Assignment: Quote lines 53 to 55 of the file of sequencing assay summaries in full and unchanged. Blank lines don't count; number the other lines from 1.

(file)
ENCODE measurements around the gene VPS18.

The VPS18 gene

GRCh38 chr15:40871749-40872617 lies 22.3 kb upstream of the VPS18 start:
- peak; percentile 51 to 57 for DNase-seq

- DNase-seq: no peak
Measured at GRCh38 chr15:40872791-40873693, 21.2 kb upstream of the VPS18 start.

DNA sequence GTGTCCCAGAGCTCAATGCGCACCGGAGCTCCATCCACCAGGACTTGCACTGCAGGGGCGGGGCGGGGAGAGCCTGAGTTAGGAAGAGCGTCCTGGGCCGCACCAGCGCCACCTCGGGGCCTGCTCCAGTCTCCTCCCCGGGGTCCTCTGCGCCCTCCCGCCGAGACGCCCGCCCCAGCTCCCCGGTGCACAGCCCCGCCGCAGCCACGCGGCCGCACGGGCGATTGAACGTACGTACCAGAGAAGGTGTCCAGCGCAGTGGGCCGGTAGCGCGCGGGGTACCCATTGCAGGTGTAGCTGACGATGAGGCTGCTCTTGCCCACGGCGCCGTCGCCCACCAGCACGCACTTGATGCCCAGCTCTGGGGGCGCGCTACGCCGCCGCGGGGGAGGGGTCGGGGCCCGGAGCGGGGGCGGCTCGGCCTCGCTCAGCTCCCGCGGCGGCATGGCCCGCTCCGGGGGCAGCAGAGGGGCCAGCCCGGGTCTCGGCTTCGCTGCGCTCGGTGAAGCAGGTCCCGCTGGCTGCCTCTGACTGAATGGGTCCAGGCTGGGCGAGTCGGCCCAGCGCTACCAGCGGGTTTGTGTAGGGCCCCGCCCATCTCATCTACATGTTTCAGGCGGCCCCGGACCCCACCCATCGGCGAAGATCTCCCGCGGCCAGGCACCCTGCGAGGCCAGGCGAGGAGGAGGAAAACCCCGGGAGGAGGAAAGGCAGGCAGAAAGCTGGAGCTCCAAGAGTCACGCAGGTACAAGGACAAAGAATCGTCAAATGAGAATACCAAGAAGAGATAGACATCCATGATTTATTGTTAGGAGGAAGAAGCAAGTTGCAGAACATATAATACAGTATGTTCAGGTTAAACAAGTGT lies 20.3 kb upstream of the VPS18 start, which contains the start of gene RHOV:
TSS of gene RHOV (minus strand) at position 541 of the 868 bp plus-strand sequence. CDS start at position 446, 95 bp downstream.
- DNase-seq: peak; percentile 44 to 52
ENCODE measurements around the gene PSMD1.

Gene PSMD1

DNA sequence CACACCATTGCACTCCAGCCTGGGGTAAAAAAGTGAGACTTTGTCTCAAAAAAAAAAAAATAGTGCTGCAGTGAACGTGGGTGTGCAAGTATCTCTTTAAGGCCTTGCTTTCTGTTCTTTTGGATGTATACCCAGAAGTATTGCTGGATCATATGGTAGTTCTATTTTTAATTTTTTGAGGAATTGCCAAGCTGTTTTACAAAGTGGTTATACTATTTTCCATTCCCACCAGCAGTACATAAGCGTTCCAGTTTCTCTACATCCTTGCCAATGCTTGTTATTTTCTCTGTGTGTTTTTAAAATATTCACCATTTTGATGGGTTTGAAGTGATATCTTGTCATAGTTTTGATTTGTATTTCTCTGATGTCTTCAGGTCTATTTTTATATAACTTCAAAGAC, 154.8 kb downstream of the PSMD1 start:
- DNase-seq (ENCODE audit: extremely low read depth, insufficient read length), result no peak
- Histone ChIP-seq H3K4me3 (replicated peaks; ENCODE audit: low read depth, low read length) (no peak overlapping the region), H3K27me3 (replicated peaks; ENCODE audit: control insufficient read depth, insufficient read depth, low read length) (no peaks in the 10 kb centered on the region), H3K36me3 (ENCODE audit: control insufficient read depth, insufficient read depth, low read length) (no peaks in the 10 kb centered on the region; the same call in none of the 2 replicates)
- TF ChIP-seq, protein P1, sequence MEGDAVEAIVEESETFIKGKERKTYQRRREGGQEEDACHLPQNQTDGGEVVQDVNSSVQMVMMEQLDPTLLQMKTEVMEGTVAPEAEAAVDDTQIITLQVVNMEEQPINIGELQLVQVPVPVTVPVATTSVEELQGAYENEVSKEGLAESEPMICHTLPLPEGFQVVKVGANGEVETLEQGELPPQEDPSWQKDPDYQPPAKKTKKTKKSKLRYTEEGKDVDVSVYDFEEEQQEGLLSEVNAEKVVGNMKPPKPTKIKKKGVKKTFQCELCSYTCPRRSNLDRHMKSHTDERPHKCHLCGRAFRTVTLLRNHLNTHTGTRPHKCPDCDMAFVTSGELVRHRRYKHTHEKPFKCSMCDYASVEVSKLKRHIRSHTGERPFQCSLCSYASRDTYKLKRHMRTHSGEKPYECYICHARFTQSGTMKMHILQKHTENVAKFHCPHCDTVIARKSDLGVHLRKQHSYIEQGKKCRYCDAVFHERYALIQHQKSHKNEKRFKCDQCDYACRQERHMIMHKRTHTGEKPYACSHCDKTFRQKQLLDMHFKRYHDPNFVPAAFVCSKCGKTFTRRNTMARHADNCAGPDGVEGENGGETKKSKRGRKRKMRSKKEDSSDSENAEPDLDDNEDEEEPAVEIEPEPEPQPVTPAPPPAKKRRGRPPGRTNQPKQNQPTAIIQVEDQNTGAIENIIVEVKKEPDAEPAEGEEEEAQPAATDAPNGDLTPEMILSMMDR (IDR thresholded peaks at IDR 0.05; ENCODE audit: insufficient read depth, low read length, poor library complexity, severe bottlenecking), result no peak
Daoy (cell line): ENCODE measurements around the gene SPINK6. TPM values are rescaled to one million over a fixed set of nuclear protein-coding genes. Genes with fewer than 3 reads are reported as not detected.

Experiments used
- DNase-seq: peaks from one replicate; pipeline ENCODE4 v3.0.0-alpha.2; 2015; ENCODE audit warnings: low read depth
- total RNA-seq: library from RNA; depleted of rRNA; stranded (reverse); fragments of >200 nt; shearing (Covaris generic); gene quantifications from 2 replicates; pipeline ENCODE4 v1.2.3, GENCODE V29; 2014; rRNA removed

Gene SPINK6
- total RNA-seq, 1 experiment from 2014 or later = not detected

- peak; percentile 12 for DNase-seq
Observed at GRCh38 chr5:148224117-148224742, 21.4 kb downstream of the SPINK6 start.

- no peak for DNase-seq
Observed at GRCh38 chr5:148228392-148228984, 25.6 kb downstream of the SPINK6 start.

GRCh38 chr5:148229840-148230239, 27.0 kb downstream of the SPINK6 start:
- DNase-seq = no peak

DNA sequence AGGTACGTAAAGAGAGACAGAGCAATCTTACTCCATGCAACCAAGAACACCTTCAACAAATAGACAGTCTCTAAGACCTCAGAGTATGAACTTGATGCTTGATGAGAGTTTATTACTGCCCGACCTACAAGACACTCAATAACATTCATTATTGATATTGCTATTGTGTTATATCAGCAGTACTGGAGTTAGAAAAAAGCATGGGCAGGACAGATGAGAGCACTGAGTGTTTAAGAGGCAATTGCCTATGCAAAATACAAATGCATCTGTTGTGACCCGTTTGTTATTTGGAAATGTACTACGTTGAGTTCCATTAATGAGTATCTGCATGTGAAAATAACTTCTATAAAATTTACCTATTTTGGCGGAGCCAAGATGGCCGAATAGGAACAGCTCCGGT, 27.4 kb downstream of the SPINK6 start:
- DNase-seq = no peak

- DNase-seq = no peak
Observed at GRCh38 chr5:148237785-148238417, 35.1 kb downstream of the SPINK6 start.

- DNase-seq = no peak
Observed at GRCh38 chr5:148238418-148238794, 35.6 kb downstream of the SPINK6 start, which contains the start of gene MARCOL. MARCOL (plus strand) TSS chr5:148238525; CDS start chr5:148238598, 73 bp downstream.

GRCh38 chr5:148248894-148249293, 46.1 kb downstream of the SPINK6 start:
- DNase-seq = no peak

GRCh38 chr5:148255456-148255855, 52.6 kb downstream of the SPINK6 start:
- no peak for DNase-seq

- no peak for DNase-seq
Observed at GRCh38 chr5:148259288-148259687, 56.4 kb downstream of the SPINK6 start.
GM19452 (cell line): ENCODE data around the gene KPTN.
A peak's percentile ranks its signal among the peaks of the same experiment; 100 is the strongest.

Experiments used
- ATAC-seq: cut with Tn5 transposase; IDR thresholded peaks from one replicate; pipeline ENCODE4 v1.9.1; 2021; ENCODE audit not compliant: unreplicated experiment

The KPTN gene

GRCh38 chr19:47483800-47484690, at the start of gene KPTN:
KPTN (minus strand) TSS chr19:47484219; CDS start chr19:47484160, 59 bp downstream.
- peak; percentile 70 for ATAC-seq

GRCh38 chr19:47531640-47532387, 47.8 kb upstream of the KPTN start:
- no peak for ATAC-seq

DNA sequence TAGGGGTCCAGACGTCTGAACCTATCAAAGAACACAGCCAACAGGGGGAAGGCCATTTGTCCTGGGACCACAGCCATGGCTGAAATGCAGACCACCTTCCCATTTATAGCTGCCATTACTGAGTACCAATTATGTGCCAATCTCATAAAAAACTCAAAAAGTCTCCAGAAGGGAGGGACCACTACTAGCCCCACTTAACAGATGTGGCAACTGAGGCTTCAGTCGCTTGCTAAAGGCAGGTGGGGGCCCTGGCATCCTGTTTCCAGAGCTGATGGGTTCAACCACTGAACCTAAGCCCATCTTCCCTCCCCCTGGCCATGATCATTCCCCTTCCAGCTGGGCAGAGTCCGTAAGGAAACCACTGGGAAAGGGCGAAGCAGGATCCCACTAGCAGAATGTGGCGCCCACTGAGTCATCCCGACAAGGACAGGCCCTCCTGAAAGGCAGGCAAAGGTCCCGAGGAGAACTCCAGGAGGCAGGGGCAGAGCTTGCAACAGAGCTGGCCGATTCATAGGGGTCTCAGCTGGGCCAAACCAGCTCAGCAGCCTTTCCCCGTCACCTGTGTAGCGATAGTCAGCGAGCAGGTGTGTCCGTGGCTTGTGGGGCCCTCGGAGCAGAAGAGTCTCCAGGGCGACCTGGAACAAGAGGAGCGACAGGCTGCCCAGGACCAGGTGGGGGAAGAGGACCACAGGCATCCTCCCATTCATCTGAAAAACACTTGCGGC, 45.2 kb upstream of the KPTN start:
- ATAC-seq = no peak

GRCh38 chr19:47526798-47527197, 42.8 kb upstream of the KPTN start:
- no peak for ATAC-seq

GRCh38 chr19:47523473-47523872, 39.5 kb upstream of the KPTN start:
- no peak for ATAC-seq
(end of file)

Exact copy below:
- no peak for ATAC-seq

GRCh38 chr19:47523473-47523872, 39.5 kb upstream of the KPTN start:
- no peak for ATAC-seq